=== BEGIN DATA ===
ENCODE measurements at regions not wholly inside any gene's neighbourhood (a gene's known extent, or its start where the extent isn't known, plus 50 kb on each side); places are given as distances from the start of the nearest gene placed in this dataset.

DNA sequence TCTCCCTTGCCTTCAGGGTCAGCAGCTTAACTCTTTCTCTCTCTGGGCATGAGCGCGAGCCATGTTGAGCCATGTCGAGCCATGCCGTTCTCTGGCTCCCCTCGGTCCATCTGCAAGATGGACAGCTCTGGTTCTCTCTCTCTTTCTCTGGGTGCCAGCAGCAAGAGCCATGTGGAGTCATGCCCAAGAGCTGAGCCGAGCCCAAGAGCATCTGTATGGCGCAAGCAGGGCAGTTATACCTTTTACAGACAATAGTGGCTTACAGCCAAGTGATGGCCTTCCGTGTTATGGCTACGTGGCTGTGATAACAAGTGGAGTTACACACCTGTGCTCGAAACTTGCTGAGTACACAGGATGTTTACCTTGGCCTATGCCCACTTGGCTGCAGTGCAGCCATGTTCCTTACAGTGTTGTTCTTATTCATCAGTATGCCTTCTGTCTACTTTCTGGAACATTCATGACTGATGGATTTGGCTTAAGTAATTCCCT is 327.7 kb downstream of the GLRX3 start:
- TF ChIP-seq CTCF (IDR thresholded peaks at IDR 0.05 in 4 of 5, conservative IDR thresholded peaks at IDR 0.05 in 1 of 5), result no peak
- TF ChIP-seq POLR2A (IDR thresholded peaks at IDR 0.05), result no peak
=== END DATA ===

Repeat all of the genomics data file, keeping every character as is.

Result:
ENCODE measurements at regions not wholly inside any gene's neighbourhood (a gene's known extent, or its start where the extent isn't known, plus 50 kb on each side); places are given as distances from the start of the nearest gene placed in this dataset.

DNA sequence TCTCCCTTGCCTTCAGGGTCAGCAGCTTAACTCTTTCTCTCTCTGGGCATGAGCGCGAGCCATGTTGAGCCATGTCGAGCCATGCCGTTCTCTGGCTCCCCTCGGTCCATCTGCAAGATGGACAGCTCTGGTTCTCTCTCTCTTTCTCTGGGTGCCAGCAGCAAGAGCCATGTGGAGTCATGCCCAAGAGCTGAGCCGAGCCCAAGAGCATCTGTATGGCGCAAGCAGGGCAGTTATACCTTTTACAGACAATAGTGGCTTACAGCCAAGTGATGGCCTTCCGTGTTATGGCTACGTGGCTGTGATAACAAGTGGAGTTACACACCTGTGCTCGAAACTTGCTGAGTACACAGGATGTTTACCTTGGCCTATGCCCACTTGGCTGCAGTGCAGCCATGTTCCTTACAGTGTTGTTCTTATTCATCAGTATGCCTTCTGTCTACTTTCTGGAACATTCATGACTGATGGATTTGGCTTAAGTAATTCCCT is 327.7 kb downstream of the GLRX3 start:
- TF ChIP-seq CTCF (IDR thresholded peaks at IDR 0.05 in 4 of 5, conservative IDR thresholded peaks at IDR 0.05 in 1 of 5), result no peak
- TF ChIP-seq POLR2A (IDR thresholded peaks at IDR 0.05), result no peak